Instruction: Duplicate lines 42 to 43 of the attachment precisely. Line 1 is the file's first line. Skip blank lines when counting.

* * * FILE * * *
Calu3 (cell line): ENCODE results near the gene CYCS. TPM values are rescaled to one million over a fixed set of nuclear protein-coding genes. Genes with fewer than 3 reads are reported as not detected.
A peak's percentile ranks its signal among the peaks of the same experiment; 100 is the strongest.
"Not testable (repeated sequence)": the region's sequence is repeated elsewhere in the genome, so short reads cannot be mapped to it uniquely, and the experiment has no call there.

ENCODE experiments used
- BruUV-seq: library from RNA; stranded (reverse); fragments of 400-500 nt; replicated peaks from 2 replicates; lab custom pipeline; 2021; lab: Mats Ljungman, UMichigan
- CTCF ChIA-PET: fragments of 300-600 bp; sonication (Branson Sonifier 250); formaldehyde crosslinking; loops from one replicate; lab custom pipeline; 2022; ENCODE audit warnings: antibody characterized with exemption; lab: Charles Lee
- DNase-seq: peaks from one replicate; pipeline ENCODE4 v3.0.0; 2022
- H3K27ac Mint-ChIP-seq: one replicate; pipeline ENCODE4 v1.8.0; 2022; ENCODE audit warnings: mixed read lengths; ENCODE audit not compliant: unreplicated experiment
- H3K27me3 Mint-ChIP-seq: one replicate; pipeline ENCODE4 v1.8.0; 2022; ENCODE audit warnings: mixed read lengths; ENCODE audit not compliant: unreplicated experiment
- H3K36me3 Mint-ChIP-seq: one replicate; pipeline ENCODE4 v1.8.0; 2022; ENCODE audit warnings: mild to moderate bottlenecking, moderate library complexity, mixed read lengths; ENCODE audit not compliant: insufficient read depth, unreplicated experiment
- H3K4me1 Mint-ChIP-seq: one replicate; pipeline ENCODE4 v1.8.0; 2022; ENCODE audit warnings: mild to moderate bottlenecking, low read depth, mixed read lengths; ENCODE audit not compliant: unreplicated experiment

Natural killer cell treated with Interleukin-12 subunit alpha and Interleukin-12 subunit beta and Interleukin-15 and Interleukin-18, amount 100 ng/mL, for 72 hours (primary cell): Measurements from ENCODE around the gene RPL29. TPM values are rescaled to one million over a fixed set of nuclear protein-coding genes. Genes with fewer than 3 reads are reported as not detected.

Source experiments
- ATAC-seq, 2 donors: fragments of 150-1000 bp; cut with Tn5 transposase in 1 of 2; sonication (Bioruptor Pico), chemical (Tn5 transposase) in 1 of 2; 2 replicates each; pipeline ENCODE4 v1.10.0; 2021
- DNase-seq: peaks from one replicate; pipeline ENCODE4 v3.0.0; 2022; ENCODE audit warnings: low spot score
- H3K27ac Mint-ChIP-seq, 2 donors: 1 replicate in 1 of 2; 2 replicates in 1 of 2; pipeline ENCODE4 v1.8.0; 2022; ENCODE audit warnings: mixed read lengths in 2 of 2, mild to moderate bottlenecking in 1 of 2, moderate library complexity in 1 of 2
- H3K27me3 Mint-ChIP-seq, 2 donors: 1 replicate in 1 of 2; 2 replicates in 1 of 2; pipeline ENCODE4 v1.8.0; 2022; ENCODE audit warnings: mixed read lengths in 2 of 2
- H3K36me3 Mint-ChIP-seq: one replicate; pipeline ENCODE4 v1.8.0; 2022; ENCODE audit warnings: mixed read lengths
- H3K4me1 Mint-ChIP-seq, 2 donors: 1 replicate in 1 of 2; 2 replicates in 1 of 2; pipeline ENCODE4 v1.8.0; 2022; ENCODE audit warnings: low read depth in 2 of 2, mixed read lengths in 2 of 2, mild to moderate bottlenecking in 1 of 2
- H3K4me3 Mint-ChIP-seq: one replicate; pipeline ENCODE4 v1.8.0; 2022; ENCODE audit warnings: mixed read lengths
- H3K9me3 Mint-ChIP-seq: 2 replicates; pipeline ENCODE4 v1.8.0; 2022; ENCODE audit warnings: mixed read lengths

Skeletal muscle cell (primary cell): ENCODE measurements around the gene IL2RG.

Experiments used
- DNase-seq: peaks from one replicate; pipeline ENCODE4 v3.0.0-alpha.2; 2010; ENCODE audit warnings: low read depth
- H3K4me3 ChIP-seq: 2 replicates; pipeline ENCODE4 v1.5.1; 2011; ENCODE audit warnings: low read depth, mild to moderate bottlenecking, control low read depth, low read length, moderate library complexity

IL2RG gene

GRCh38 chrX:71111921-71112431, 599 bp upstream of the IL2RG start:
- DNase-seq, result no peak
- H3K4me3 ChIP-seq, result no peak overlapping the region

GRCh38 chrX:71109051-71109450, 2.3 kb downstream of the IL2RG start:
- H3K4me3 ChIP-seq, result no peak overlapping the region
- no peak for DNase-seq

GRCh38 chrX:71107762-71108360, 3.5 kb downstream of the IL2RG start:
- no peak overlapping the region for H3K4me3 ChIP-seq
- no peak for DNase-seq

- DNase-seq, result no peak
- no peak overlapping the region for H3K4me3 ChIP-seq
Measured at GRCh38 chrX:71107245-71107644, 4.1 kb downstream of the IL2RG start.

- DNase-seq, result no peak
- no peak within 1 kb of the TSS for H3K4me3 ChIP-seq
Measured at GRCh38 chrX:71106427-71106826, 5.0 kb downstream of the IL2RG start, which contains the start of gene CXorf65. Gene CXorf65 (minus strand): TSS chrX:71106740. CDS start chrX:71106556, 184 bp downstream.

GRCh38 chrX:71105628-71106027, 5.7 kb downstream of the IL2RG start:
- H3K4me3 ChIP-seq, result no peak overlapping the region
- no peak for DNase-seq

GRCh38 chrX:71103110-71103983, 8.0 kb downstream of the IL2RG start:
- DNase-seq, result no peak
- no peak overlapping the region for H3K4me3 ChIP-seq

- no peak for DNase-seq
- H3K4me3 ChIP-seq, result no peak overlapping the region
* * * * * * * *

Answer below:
GRCh38 chrX:71105628-71106027, 5.7 kb downstream of the IL2RG start:
- H3K4me3 ChIP-seq, result no peak overlapping the region